Recently, I made the decision to move to Berlin for the summer. And obviously, the first thing I did was look for an apartment I could sublet while there.
BTW, if you’re also an American looking for a Berlin sublet, you can search WG-Gesucht or eBay instead of AirBnB. Yeah IDK, Germans are obsessed with eBay.
I wanted to stay within my budget so I started looking for a shared apartment situation.
Me and my money seedling. (The engineers are the ones who make the big bucks here, OK???)
Pretty quickly, I realized that these Germans were totally misrepresenting their homes.
One listing described their home as “cozy.”
As a New Yorker, I know this is code for “you must possess no more than three pieces of furniture and also play Tetris with your clothes every day. Also if you’re taller than 6’2″ this isn’t the place for you, please go back to Ohio.”
For reference, this is an example of “cozy” in NYC.
The room ends where the photo ends. I’m not even trying to shame anyone here, because this teeny AF bedroom for ants is just the norm!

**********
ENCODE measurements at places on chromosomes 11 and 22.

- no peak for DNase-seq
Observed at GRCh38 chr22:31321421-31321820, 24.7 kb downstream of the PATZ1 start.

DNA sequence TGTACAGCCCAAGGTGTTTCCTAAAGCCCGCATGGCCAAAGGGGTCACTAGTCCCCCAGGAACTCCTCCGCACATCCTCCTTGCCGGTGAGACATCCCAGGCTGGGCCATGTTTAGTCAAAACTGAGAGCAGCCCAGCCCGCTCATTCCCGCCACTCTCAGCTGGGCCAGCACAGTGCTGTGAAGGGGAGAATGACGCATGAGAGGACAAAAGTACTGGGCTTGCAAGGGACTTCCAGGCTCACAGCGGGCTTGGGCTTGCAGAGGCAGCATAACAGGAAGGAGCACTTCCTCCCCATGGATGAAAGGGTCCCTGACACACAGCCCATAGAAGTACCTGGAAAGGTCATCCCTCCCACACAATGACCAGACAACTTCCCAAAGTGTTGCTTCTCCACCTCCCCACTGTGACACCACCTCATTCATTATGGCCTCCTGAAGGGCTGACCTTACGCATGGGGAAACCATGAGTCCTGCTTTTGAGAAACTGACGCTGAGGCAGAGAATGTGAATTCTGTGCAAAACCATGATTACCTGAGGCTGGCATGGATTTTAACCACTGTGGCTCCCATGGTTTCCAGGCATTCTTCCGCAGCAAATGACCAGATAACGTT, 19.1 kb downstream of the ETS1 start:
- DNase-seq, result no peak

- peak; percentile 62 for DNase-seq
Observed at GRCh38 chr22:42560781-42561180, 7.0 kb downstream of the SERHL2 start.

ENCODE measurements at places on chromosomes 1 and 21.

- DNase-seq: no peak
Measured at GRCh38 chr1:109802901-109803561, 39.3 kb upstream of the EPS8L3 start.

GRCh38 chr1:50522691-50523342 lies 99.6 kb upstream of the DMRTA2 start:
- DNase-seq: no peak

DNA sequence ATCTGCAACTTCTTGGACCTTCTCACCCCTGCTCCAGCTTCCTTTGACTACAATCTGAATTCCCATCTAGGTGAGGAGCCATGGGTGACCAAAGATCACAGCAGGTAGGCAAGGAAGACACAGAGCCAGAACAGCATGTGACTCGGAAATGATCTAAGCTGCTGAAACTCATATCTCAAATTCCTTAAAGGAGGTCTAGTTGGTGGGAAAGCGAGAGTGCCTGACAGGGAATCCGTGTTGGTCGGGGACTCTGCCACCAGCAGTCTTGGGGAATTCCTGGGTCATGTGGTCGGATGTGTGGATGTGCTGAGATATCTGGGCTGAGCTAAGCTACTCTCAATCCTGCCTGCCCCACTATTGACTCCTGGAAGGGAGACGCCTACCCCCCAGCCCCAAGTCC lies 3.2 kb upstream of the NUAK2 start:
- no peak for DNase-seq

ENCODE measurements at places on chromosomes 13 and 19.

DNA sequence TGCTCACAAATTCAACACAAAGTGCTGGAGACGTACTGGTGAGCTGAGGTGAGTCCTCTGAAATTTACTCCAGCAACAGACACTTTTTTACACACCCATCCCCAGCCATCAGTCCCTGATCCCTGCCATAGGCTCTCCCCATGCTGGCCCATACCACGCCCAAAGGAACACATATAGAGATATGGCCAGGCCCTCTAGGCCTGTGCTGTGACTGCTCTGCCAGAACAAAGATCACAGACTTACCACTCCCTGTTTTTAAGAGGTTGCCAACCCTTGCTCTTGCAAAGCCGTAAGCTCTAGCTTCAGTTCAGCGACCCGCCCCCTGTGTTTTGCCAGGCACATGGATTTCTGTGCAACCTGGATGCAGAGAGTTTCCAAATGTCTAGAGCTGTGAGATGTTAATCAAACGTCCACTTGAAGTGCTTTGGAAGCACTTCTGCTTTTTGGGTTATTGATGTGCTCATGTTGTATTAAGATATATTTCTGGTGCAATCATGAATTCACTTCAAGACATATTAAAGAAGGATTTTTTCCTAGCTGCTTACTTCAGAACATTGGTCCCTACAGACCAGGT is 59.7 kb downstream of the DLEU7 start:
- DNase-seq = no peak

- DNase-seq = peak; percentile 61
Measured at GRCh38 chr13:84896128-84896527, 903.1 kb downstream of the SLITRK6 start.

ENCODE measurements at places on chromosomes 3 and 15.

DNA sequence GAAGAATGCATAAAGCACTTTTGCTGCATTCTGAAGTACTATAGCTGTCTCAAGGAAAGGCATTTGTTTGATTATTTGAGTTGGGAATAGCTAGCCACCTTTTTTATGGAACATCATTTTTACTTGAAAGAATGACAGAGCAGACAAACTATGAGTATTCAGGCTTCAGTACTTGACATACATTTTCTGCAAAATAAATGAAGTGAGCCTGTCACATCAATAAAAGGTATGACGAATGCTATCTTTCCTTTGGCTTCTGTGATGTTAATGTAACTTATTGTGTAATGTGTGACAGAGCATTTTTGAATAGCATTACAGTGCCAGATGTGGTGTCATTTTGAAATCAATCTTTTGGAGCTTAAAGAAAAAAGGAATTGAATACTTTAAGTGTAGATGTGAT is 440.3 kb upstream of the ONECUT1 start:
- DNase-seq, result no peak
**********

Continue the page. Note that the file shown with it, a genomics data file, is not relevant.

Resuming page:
Now, readers, THIS is an apartment listed as “cozy” in Berlin.
I could incubate an entirely new BuzzFeed office here and call it BuzzRoom.
THIS “cozy” room is where my dog and his three dog sitters I’d hire with all my leftover money would live.
Are you freaking kidding me, Germany!!
This is my actual, real-life NYC kitchen that I pay half of my paycheck for:
I’ve literally never had people over for dinner because like, physics and square footage.
This is a typical Berlin kitchen, according to a German colleague of mine. ?
Honestly, it’d probably be even cheaper if you actually rented the place instead of AirBnBing it.
There’s a reason Germans have the lowest beds I’ve ever slept on. They’re trying to FILL UP SPACE!
Germans probably looking things up like, “how to make big room appear cozy.”
In conclusion, NYC has distorted my grasp of the English language and Berlin has gorgeous, human-sized apartments I want to live in forever.
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